Those of us who are transit riders tend to read the words “it’s not the destination, but the journey” with a certain cynicism. We are more often heard repeating those time worn words “Are we there yet?” I accepted the invitation to ride the rails this past Saturday morning with somewhat less enthusiasm than I would have accepted say a late afternoon invitation to some air conditioned restaurant. On the other hand, experiencing what is quotidian for me- taking buses and trolleys on a daily basis in this case- with a group of friends, can wrench the ordinary from its dull moorings. And so it did.

Surface streets provide us with a view of our “public” face. As Frank notes, the trolley routes provide glimpses into backyards, onto rooftops and even afford us a momento mori, as our sleek red train entered the green heart of the Mount Hope Cemetery. The view is grittier, lonelier once you are outside of the city core or more populated transit hubs. An erratic line of trash- the ubiquitous plastic bags- and graffiti stretch along the right of way, forming a high tide of human indifference and neglect, although no one was to be seen in these places. Eerie.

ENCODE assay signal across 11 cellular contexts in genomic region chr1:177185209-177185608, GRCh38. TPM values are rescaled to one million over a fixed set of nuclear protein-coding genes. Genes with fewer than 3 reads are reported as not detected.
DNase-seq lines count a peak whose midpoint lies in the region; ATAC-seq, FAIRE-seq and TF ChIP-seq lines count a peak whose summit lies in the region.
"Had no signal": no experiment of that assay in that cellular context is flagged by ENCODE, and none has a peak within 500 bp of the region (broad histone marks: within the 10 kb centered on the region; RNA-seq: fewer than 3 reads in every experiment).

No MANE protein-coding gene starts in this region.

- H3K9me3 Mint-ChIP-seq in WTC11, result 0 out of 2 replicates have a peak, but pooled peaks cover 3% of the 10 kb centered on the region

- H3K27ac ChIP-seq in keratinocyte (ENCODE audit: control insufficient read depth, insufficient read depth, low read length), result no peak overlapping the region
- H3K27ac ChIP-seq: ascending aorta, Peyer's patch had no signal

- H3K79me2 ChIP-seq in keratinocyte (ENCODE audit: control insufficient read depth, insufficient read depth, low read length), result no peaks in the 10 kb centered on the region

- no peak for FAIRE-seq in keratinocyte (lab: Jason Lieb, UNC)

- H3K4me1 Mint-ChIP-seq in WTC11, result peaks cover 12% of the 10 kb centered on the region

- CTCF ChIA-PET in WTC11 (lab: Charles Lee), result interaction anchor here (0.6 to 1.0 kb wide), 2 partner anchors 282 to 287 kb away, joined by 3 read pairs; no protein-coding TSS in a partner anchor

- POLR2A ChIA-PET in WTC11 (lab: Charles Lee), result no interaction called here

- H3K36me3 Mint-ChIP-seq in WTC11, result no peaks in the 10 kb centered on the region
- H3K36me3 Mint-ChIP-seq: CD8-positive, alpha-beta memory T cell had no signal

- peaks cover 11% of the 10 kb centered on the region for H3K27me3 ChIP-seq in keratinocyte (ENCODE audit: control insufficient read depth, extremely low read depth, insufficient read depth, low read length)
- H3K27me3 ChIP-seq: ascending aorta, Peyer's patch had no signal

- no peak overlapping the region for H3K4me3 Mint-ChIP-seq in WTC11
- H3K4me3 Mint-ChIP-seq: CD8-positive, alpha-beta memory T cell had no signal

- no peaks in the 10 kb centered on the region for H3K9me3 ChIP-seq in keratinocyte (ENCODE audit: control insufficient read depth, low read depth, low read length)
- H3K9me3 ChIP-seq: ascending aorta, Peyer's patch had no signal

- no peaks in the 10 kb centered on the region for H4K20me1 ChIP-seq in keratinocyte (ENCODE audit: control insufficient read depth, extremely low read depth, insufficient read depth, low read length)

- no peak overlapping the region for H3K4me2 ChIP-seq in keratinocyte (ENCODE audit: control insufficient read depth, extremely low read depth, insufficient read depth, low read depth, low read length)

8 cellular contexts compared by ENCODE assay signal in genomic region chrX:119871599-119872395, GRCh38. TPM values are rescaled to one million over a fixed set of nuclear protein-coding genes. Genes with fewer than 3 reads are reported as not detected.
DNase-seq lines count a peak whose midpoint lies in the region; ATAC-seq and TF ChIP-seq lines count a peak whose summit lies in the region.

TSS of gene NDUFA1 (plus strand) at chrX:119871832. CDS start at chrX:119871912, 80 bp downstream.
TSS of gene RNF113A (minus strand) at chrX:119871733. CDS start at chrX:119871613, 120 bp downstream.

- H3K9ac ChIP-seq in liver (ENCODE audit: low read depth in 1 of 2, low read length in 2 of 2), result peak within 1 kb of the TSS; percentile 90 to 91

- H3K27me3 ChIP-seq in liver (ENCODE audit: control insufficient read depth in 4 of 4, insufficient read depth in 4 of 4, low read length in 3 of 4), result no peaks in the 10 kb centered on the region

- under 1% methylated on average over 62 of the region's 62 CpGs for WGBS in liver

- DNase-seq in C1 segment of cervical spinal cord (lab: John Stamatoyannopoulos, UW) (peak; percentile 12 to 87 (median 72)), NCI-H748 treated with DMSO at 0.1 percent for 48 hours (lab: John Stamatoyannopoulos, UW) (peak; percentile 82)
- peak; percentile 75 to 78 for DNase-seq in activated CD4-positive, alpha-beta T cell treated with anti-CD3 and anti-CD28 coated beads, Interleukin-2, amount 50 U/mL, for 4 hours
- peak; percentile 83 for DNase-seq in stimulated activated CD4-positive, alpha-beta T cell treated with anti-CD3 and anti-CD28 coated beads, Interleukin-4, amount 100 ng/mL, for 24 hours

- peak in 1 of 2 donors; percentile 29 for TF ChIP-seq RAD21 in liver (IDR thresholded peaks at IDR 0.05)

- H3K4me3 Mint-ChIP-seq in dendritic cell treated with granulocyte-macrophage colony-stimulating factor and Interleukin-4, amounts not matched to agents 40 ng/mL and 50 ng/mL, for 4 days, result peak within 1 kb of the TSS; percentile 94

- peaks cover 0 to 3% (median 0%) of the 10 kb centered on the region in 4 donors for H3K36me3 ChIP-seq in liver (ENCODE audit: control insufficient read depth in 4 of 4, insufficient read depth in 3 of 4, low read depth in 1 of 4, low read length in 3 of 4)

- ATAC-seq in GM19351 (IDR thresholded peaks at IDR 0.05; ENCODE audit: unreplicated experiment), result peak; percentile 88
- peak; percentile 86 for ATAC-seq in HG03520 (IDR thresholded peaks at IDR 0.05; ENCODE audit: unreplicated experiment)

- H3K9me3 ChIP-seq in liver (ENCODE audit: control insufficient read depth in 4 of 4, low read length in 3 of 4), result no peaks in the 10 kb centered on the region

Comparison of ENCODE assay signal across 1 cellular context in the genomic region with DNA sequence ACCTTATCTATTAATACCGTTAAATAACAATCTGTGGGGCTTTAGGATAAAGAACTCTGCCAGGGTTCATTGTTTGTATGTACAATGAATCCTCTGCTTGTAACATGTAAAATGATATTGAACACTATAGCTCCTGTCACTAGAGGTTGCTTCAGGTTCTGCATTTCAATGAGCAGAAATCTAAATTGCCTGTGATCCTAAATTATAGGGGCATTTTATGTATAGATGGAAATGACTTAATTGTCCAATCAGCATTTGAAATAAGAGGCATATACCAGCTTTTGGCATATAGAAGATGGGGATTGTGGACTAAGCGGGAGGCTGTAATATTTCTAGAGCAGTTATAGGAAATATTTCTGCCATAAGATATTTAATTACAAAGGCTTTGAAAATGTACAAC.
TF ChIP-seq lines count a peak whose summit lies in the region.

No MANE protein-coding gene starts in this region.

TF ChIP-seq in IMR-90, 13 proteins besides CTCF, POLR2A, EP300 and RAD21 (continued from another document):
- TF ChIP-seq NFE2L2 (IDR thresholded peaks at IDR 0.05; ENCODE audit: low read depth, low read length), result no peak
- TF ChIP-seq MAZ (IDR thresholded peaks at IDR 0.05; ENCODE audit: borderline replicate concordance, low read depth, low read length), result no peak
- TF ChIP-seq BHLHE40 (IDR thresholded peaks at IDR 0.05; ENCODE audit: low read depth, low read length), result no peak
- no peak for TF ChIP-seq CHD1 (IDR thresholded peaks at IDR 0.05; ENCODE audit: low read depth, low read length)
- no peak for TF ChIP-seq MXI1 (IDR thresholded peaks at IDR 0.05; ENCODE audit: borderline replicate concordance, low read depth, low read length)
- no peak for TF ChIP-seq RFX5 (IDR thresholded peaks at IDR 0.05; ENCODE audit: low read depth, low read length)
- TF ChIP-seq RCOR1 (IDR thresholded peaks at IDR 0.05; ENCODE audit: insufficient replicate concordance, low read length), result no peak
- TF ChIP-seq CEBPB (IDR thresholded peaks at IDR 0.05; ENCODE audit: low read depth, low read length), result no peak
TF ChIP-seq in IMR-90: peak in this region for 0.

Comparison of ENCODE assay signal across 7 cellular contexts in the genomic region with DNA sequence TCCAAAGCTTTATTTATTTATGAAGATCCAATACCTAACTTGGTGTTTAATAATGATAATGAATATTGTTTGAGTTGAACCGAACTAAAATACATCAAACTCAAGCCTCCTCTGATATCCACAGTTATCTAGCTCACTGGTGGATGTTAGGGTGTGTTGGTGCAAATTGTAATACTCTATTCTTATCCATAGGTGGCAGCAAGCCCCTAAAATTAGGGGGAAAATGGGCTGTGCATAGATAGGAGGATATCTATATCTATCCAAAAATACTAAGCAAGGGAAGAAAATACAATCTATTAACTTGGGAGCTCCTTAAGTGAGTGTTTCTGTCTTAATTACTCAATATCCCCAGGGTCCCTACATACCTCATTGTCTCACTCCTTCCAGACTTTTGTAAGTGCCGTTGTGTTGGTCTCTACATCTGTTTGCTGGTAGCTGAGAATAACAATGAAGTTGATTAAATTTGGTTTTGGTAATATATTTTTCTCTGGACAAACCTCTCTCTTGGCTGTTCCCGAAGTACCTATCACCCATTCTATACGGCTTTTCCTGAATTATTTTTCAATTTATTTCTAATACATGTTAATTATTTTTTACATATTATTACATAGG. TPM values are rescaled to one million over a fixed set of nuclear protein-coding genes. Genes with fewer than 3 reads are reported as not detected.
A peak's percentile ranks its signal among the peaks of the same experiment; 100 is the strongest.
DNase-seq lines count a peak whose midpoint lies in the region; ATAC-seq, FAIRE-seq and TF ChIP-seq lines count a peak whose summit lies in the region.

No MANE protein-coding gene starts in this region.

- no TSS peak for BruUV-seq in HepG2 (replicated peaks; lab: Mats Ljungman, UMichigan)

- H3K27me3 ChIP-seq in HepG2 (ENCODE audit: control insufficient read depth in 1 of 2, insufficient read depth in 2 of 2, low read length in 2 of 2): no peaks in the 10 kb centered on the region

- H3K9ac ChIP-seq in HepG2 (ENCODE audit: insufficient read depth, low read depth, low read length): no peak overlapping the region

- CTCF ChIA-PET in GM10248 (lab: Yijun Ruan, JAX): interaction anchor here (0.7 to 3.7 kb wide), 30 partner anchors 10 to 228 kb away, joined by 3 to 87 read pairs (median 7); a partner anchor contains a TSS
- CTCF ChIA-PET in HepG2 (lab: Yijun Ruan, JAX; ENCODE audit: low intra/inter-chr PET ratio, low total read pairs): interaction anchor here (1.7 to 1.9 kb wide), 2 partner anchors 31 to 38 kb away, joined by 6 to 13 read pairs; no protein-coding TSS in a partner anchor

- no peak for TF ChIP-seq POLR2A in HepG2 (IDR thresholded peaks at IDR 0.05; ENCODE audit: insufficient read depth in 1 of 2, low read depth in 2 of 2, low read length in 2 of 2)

Santee. I regard Santee as I do vast tracts of Yellowstone only available to the most intrepid backpackers: I’m glad it’s there, but it’s not someplace I want to go. But go to Santee we did, since as Frank reminded us, our outing would be incomplete otherwise. The man believes in setting goals and following through on commitments. As we moved east from SDSU, the topography flattened out, looked more blasted in the late morning sun while the mountains humped along the horizon loomed larger. The landscape did not seem given over to the merely commercial so much as to the industrial, with low metal sheds, barrels and equipment in lots filled with everything but shade. We can be pretty thoughtless when referring to “real” work, particularly since meaningful human efforts span so many things, but in the garages and lots of El Cajon and other eastern areas exist products and services that are both desired and necessary. They have a place in the big scheme of things as long as they are not “next door.” This leg of the trip was a lesson in zoning.